Saints vs. Patriots: Score, Grades and Analysis
You can stop Tom Brady in the clutch once. You can even stop him twice. But as the New Orleans Saints defense found out in Week 6 on Sunday, going for a third time is just asking for trouble.
Brady hit Kenbrell Thompkins for a 17-yard touchdown with five seconds remaining, as the New England Patriots moved to 5-1 with a 30-27 win over the Saints at Gillette Stadium.
Taking the ball at his own 30-yard line with 1:13 remaining on the clock and zero timeouts, it seemed as if the Patriots were hoping against hope. Rob Ryan's unit had already thwarted two Brady comeback attempts within the final four minutes of the game, the latest culminating in an ugly interception for the two-time NFL MVP.
But the Patriots' stagnating offense looked rejuvenated with its back against the wall. Brady hit Julian Edelman for 23 yards, Austin Collie for 15 and Aaron Dobson for six on three consecutive completions that took the ball down to the New Orleans 26-yard line. After two straight incompletions, the Patriots faced a critical 4th-and-4, which Brady completed to Collie for nine yards.
The pass to Thompkins would come two plays later.
Patriots coach Bill Belichick "apologized" to reporters after the game for his team's nail-biting win, per ESPN's Field Yates:
A smiling Bill Belichick opens his press conference with this: "Well, I'm sorry we had to re-write some of those (game) stories at the end."— Field Yates (@FieldYates) October 13, 2013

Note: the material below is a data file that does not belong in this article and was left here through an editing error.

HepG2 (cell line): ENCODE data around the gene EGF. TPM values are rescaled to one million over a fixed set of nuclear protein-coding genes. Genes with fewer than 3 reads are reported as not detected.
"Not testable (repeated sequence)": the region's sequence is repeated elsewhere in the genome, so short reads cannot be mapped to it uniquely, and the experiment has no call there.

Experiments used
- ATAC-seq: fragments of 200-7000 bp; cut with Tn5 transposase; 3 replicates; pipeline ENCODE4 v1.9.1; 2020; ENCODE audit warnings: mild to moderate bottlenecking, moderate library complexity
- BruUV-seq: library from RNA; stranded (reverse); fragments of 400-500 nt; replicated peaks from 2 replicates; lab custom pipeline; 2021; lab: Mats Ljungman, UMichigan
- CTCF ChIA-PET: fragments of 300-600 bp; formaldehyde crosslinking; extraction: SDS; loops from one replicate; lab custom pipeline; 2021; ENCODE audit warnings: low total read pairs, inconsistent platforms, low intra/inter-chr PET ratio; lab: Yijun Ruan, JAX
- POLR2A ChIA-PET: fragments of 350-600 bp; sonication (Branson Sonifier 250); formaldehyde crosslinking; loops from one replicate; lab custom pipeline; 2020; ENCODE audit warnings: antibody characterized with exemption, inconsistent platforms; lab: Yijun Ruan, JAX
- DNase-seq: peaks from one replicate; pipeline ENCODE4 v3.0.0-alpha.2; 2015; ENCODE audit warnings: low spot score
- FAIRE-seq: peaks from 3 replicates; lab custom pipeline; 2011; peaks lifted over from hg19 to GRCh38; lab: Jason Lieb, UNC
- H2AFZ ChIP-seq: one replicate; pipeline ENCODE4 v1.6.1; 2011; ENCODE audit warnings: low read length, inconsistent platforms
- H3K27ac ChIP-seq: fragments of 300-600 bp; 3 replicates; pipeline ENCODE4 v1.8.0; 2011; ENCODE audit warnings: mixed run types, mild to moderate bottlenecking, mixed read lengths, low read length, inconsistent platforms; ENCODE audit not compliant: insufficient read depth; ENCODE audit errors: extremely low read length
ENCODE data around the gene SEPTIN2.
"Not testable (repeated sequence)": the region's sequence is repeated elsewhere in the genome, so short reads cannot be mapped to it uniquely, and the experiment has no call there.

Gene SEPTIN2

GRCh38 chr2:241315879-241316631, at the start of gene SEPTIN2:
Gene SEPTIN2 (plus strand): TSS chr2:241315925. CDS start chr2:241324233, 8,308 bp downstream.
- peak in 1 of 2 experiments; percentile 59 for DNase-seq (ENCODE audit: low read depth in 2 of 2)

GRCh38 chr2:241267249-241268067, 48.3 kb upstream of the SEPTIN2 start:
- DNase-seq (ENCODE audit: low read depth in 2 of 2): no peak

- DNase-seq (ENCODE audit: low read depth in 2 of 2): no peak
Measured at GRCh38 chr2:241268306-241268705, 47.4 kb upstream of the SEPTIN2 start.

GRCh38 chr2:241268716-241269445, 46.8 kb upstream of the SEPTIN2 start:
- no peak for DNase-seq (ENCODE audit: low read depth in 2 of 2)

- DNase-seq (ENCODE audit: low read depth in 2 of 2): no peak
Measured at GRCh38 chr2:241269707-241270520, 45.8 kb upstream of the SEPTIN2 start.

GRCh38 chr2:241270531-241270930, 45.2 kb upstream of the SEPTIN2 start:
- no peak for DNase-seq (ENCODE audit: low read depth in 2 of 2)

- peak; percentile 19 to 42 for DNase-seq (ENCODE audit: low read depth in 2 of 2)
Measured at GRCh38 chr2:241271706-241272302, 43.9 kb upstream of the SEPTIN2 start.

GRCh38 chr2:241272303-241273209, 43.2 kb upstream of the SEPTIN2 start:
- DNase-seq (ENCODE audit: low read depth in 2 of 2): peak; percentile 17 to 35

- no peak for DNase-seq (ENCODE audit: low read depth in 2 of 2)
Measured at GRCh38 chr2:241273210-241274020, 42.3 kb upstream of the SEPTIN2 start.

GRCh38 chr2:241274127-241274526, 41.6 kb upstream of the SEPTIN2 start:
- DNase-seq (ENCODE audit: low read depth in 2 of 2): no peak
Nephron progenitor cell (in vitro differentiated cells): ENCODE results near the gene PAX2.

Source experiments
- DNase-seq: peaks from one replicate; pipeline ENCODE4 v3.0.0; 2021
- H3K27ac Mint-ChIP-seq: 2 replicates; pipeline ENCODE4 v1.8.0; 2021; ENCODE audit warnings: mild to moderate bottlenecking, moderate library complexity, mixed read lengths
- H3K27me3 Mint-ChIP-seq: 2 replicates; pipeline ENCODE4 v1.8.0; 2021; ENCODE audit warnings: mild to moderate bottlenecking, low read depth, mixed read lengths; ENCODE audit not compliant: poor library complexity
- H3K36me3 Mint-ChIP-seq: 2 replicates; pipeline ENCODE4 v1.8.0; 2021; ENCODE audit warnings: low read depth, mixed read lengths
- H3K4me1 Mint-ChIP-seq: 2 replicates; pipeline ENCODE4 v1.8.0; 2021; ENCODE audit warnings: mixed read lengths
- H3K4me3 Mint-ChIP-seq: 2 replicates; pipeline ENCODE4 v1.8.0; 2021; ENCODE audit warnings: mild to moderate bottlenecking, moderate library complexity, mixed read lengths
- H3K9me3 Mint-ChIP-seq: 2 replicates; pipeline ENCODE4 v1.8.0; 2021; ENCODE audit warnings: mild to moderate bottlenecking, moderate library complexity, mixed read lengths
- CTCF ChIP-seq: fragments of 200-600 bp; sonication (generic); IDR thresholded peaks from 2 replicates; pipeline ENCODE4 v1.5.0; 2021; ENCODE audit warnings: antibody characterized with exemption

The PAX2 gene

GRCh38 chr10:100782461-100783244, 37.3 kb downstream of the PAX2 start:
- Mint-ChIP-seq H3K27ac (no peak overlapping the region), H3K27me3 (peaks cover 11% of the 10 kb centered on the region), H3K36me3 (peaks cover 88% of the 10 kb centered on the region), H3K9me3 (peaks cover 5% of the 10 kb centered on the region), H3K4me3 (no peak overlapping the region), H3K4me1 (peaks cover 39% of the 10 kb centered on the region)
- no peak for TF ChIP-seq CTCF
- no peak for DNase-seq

The loss will unquestionably be a crushing blow to the Saints defense, which did its job for the first 58-plus minutes of the game. In a season defined by his lack of pass-catching options, Brady again found himself seemingly frustrated and unable to move the ball. He finished with 269 yards and a touchdown against an interception, but came into that last drive with a succession of checkdowns under his belt.
He threw an uncharacteristic interception to Keenan Lewis on the Patriots' previous drive, and watched on as Dobson dropped a fourth-down conversion on the one prior.
Luckily, Brady could rely on a unit that had so often failed him in the past: his defense. After giving up a 10-play, 81-yard drive that culminated in a 34-yard touchdown pass from Drew Brees to Kenny Stills, the Patriots immediately clamped down their attack. They forced a Garrett Hartley field goal in four plays after Thompkins' drop, and then a three-and-out on the subsequent drive to set up Brady's game-winning drive.
Much like his counterpart, Brees struggled to find his A-game. He completed 17-of-36 passes with two touchdowns and an interception, good for his second consecutive game below the 300-yard mark. Outside of the strike to Stills, Brees completed a three-yard score to Travaris Cadet in the first quarter to give New Orleans a 7-3 lead with 1:46 remaining in the period.
The game was close throughout, with both sides having their periods of domination.